Wings Magazine

Leading Edge: It’s all in the numbers

As a longtime baseball junkie, I’ve been fascinated by how statistics legitimize and evaluate values of pretty much everything under the sun – numbers to size up specific players, the value of organizations, even how the media shapes its coverage around what “nuggets” of information it chooses to highlight or ignore – often the former.

September 16, 2016  By Matt Nicholls

And we’re talking everything here: hits in night games; strikes under the lights; batting average against lefthanders on the road; heck, even a pitcher’s success rate when he eats chicken the night before the game. You get the idea.

In terms of business aviation in Canada, the numbers game has never really been a critical part of the industry’s mandate, and frankly, the lack of data – and the polite Canadian demeanour of many organizations to play down the importance of corporate flight departments – has hurt this key industry segment. It’s difficult to justify one’s existence to various levels of government when competing with other key players – i.e. the commercial aviation segment for instance – when you just don’t have the ammunition. This has been an ongoing challenge for the Canadian Business Aviation Association (CBAA), but now, there’s a ray of hope: the association has legitimate numerical data to justify the scope of what the Canadian business aviation industry is all about.

The association’s recently released 2016 Economic Impact of Business Aviation in Canada is an important study that measures the importance of Canadian BizAv. The numbers tell the story: $5.1 billion in GDP, $730 million in taxes, and a significant player in generating jobs and taxes nationwide. According to the report, one corporate jet in Canada generates 12.4 jobs, $820,000 in wages and $2.9 million economic outputs every year.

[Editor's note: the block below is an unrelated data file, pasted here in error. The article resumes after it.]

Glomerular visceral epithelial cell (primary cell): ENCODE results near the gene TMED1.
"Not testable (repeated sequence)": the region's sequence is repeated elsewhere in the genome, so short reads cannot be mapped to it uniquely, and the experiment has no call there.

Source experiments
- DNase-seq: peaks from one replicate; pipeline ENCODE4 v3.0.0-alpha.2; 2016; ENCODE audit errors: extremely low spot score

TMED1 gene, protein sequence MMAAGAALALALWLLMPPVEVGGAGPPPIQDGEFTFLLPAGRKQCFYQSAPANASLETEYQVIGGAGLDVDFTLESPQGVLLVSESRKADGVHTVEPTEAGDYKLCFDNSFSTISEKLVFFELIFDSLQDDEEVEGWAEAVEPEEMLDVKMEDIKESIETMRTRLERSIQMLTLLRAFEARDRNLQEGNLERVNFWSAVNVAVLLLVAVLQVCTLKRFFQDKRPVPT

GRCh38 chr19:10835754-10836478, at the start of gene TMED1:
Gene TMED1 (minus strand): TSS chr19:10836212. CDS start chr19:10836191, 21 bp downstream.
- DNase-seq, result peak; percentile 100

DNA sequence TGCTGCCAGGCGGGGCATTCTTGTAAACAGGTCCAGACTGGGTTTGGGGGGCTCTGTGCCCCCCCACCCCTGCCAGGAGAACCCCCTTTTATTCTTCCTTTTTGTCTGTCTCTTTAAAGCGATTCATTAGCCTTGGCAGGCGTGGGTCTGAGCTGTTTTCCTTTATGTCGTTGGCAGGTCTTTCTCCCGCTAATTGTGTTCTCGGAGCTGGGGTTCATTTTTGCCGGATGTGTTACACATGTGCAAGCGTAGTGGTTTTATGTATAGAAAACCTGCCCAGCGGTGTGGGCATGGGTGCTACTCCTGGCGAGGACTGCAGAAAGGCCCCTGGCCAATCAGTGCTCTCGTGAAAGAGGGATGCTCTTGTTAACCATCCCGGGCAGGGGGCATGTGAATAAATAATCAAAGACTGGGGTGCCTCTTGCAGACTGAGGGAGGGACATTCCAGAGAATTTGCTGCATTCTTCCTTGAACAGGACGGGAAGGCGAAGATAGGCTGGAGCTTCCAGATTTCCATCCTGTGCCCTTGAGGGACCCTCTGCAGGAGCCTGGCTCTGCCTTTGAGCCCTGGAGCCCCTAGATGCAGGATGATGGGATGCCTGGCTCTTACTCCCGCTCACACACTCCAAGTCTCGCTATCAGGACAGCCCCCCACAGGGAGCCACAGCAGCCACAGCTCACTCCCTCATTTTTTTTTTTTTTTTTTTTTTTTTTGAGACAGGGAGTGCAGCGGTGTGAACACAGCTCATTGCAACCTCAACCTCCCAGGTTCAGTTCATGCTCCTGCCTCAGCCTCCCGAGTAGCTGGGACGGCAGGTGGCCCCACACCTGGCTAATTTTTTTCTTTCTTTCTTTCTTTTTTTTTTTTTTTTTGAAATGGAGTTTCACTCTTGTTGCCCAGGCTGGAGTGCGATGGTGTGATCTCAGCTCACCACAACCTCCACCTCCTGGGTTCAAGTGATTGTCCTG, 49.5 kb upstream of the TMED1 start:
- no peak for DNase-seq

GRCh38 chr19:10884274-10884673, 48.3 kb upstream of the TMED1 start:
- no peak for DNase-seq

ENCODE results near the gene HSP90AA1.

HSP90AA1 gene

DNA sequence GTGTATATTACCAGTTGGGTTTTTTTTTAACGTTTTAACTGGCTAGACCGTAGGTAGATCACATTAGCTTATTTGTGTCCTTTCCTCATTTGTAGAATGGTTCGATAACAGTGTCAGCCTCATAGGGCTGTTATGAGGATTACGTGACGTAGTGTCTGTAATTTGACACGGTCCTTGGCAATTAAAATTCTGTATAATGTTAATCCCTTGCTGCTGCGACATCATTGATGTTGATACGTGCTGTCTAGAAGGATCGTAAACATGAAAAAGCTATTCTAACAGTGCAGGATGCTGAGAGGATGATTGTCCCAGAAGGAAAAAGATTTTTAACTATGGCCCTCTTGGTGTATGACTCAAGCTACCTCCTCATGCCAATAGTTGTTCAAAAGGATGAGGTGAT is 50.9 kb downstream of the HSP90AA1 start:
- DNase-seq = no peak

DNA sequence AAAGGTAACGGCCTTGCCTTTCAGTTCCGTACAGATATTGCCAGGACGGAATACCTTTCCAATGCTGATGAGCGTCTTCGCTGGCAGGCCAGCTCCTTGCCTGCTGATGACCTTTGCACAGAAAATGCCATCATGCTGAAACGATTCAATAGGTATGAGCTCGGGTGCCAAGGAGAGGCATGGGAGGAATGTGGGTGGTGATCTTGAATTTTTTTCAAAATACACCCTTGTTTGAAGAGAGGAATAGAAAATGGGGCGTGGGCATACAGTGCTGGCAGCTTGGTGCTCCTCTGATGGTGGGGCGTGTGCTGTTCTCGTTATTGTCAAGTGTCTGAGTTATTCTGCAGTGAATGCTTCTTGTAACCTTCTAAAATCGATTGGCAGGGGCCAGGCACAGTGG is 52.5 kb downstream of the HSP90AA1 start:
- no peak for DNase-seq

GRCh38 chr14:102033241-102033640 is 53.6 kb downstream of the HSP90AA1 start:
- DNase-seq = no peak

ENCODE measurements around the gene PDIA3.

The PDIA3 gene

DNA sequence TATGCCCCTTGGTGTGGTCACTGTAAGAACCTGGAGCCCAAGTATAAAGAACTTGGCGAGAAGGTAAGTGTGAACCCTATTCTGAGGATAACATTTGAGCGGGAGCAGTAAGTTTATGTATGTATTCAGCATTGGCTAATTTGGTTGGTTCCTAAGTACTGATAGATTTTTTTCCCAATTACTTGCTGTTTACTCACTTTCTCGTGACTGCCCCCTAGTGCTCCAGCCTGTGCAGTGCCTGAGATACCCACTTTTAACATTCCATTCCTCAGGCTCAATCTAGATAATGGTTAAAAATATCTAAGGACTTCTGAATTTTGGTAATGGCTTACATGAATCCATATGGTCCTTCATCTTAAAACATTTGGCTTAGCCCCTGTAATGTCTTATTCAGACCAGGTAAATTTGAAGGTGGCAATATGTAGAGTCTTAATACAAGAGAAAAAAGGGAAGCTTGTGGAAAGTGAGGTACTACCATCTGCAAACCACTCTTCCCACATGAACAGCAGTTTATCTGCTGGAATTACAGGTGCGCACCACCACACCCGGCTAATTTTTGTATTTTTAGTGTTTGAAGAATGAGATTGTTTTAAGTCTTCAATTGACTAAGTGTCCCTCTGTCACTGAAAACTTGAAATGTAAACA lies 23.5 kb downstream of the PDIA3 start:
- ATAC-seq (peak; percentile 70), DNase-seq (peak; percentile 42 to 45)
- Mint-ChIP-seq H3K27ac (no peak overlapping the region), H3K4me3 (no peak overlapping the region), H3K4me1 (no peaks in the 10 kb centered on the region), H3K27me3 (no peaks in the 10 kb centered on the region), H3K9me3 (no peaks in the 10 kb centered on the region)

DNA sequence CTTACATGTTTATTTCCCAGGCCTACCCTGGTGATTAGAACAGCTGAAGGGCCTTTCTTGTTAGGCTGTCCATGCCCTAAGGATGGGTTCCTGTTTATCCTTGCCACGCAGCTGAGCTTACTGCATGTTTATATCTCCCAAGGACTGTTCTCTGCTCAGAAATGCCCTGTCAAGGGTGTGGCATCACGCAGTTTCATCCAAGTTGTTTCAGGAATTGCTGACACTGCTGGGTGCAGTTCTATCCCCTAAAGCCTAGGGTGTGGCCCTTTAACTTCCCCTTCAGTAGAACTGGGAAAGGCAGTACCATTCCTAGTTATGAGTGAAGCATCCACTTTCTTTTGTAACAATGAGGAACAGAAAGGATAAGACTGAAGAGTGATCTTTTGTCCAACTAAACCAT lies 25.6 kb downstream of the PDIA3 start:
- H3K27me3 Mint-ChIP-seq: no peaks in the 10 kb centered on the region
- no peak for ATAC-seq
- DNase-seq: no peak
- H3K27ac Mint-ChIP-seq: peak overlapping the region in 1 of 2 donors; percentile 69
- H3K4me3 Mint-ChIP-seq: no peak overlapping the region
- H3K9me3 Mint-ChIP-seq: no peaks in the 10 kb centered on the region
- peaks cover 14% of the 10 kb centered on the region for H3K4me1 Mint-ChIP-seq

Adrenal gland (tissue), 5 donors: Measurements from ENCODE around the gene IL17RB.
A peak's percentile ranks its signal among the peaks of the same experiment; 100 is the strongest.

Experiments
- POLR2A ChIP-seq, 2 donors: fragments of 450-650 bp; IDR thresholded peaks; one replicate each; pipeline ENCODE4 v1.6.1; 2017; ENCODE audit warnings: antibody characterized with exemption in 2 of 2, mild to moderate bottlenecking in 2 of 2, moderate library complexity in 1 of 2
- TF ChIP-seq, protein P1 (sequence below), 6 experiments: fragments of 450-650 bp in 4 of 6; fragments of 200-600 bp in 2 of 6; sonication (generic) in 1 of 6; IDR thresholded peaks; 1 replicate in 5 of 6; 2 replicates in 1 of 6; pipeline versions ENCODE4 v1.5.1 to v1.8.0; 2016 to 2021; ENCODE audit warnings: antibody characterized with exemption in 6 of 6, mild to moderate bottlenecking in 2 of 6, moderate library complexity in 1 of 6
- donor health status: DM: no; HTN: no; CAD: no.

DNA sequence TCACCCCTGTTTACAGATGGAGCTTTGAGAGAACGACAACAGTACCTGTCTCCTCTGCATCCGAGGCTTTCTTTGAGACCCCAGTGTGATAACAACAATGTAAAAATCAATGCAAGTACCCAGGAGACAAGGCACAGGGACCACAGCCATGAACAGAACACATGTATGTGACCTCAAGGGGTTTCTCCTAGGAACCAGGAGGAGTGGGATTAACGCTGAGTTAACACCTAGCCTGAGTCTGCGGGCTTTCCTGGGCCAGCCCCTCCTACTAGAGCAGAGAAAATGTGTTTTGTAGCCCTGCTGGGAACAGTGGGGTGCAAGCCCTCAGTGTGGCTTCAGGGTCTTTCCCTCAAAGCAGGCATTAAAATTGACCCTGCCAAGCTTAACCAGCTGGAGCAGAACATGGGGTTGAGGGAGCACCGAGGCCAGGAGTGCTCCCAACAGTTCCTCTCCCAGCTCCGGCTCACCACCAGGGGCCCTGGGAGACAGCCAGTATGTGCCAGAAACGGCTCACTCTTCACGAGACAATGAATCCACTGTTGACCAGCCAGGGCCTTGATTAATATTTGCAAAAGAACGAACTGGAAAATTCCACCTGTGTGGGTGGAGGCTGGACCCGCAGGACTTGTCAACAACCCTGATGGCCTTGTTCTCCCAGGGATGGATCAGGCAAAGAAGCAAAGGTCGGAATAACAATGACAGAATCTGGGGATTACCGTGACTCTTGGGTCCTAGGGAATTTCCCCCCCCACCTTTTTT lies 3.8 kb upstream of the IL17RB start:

The CBAA also has 13 case studies in tow that demonstrate the real-world value of business aviation and how companies across Canada are using business aircraft as concrete corporate tools, showing how it can be used as catalyst for growth. It’s important data for sure and as CBAA president Rudy Toering notes it gives thought leaders and policy makers something concrete to chew on.


“Right now we are being threatened by new taxation rules that are already causing people to delay or cancel aircraft purchases,” Toering says. “We can demonstrate that this could lead to a loss of almost 13 jobs and more than $800,000 in wages for every aircraft that ceases operation. Since business aircraft operate out of every province and territory, the government is putting high-wage employment at risk everywhere.”

While the raw data is a critical step for the CBAA in determining the scope of business aviation in Canada, promoting it and getting it in the face of government officials is equally important. On this point, CBAA members are actively sharing the data with officials at all levels to help educate and inform.

“The study has been a game-changer: I find politicians and bureaucrats are much more receptive and are taking our issues far more seriously than they have in the past,” Toering shared at the recent Wings/CBAA roundtable in Calgary (see “Making quantifiable gains,” pg 28). “We will have a full French and English version of the study for the first time. We are also sending the study to every MP in Canada; there will be a very wide distribution. We are also meeting with the NBAA and IBAC to work together to help create a strategy of how to use the information and enable members to proudly talk about the role of BizAv.”

These are all great initiatives that effectively illustrate how the numbers game can help legitimize and drive economic growth – a home run for BizAv indeed.




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